LED Stairs

An interactive stairs controlled by an 48-channel LED strip controller with full MQTT support

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#### What is it?
The Jimbi is a multi-function 48-channel LED strip controller. It can be used together with 12V common-anode LED strips. 
With full color RGBW strips up to 12 channels can be connected to create amazing light experiences for your stairs or other objects. 
The Jimbi provides 4 hardware inputs to connect switches or sensors which can trigger colors or patterns you can design yourself. 
Furthermore the Jimbi provides full MQTT control through a wifi connection with your local network or as a standalone network if preferred.

#### Why did you make it?
Because it's fun to have something nobody else has! And if you have a great idea, why not bring it to life?

#### What makes it special?
The Jimbi provides an easy to use interface to control multiple channels of LED strips together. 
You can build your own patterns on an interactive webpage and assign triggers to various trigger inputs. 
With a wifi connection and a fully-featured MQTT protocol you are in control and can easily implement 
this device into existing domotica systems like OpenHAB, Domotics or as a standalone application.

#### What about the hardware?
The Jimbi is based around the 48-channel PWM controller LT8500 from Analog Devices.
Each output can be switched to ground with the onboard FETs, which allows the control of 12V common-anode LED Strips.
A total of 4 edge sensitive trigger inputs are provided to trigger patterns or specific colours. 
The inputs provide a 12V power source to supply power to any sort of external sensor or switch with a digital output.

A Cortex M3 is used to control all the low-level hardware including the LT8500 and
provides a gateway to the application layer which is controlled by an ESP8266.

The Jimbi can be connected to a local network or can run standalone.
It is powered with a 12Vdc power supply which requires up to 5A of current (internally fused) 
depending on the amount of LED strips connected. 

#### What about the software?
The ESP8266 takes care of all the configuration and pattern processing while
providing an easy to use web interace to configure, backup and restore all your settings.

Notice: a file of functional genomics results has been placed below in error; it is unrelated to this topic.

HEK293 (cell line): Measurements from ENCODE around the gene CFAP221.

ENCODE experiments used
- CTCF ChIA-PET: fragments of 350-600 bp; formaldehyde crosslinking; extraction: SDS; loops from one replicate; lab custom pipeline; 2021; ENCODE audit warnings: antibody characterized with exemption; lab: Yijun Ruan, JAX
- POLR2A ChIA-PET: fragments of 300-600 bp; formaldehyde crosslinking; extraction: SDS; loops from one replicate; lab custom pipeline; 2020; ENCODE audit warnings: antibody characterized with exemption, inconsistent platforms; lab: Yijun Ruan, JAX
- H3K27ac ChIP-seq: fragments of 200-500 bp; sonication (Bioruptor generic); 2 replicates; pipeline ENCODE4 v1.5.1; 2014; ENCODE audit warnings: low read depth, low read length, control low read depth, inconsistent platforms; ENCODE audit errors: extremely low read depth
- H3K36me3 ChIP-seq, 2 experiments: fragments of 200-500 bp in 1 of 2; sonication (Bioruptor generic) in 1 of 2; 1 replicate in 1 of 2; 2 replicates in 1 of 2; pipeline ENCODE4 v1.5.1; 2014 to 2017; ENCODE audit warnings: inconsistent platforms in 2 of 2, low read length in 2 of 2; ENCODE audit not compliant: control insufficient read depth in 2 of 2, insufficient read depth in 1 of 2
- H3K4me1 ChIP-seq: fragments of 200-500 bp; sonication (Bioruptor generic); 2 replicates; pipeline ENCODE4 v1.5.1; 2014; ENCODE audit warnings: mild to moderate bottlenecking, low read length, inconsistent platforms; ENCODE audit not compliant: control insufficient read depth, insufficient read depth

Future updates are possible for both the Cortex M3 and the ESP8266 software by uploading firmware directly from the web interface.
The ESP8266 can be connected as a MQTT client to communicate with the outside world.
A pattern designer tool is available in the web interace to build your own smart patterns.

MQTT Commands.pdf

An overview of all the command to communicate with the Jimbi

Adobe Portable Document Format - 356.38 kB - 01/12/2020 at 12:43


  • 1 × ESP8266 Application brain of the Jimbi providing the webinterface and MQTT connection
  • 1 × LT8500 12-bit 48-channel PWM Generator
  • 1 × Cortex M3 Low level hardware control

  • Updates

    Futience01/23/2020 at 20:13 0 comments

    My programming setup :)
    Thinking about additional features. For example combining two Jimbi’s to extend the amount of channels or looking into adding tunable white or even RGB+CCT.

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Futience wrote 01/23/2020 at 19:08 point

For the piezo sensors I've used a simple opamp + comparator circuit to amplify the small signals. And the Jimbi itself filters multiple small pulses in software to prevent retriggers.

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Alexander wrote 01/21/2020 at 15:21 point

Very cool project! The LT8500 looks like a very cool chip. I wonder if Mike Harrison will soon be playing with them too, heh.

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Mike Szczys wrote 01/20/2020 at 22:50 point

Wow, looks great! Do you have an IR sensor to detect when someone is approaching the stairs and from what direction?

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Futience wrote 01/21/2020 at 21:31 point

Thanks Mike, currently I'm using piezo sensors for my own stairs because you can't see them at all (mounted underneath the first and last steps). But I've also tried IR or PIR sensors succesfully. The hardware triggers at rising of falling edges so I made small PCBs to convert any type of signal to the digital switching.

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Mike Szczys wrote 01/21/2020 at 22:30 point

Oh that's cool. What kind of circuit do you use for generating a logic edge with the piezo element?

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